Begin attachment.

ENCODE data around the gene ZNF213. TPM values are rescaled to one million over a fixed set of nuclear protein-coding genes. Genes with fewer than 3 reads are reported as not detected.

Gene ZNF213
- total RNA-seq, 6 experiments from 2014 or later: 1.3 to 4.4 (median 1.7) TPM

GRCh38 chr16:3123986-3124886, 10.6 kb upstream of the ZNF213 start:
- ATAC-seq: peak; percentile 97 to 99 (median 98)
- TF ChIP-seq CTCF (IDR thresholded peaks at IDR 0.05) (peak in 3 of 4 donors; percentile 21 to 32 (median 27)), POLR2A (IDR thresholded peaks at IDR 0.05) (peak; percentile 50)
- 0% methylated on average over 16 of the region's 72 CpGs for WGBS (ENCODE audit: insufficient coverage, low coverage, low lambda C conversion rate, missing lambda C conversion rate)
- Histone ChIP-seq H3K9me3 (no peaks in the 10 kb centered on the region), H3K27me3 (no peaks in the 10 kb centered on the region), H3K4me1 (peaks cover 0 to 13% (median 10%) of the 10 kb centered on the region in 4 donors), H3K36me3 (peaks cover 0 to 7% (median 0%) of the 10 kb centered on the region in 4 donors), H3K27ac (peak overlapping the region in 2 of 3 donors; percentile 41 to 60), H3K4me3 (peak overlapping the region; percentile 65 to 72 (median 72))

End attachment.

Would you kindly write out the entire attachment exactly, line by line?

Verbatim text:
ENCODE data around the gene ZNF213. TPM values are rescaled to one million over a fixed set of nuclear protein-coding genes. Genes with fewer than 3 reads are reported as not detected.

Gene ZNF213
- total RNA-seq, 6 experiments from 2014 or later: 1.3 to 4.4 (median 1.7) TPM

GRCh38 chr16:3123986-3124886, 10.6 kb upstream of the ZNF213 start:
- ATAC-seq: peak; percentile 97 to 99 (median 98)
- TF ChIP-seq CTCF (IDR thresholded peaks at IDR 0.05) (peak in 3 of 4 donors; percentile 21 to 32 (median 27)), POLR2A (IDR thresholded peaks at IDR 0.05) (peak; percentile 50)
- 0% methylated on average over 16 of the region's 72 CpGs for WGBS (ENCODE audit: insufficient coverage, low coverage, low lambda C conversion rate, missing lambda C conversion rate)
- Histone ChIP-seq H3K9me3 (no peaks in the 10 kb centered on the region), H3K27me3 (no peaks in the 10 kb centered on the region), H3K4me1 (peaks cover 0 to 13% (median 10%) of the 10 kb centered on the region in 4 donors), H3K36me3 (peaks cover 0 to 7% (median 0%) of the 10 kb centered on the region in 4 donors), H3K27ac (peak overlapping the region in 2 of 3 donors; percentile 41 to 60), H3K4me3 (peak overlapping the region; percentile 65 to 72 (median 72))